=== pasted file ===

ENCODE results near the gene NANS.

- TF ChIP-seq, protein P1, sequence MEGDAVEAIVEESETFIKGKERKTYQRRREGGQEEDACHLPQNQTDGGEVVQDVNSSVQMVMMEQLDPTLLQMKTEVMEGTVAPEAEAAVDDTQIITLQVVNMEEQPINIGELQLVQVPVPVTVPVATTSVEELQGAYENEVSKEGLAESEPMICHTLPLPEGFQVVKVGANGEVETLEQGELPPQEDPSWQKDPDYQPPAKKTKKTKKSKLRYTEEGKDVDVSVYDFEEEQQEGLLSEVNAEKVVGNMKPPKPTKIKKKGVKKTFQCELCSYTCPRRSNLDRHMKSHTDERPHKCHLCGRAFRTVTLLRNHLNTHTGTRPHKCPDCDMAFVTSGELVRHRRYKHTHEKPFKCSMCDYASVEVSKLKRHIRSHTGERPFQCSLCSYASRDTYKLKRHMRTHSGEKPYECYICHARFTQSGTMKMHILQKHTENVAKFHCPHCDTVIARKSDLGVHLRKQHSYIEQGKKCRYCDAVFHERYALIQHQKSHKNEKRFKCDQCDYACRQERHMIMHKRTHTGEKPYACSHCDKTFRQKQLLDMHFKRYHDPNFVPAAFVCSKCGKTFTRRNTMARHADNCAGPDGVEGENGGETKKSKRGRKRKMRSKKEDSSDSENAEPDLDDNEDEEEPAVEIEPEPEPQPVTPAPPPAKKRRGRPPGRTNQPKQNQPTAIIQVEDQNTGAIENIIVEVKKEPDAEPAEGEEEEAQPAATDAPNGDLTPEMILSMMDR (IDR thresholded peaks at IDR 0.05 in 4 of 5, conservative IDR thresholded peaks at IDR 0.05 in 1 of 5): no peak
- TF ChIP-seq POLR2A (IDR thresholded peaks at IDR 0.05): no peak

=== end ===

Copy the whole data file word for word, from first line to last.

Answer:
ENCODE results near the gene NANS.

- TF ChIP-seq, protein P1, sequence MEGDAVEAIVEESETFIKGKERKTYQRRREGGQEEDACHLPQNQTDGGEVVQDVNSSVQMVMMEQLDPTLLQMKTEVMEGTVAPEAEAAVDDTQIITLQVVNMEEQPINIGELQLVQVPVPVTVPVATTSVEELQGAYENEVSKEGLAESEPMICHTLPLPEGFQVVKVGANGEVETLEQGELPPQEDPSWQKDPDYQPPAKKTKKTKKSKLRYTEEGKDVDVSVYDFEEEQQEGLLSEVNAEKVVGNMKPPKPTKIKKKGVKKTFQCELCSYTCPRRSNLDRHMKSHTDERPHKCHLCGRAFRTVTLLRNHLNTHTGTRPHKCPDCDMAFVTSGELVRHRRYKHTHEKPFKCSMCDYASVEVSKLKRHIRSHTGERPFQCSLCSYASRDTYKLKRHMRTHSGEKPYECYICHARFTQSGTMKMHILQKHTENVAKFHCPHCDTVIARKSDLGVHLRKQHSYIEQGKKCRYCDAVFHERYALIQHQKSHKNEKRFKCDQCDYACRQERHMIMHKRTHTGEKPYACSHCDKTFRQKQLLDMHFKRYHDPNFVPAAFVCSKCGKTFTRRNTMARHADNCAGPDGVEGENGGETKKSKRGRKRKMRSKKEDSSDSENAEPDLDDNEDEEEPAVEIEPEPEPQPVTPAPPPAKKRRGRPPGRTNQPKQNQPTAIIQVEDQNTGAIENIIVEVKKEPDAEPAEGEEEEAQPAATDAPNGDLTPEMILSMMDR (IDR thresholded peaks at IDR 0.05 in 4 of 5, conservative IDR thresholded peaks at IDR 0.05 in 1 of 5): no peak
- TF ChIP-seq POLR2A (IDR thresholded peaks at IDR 0.05): no peak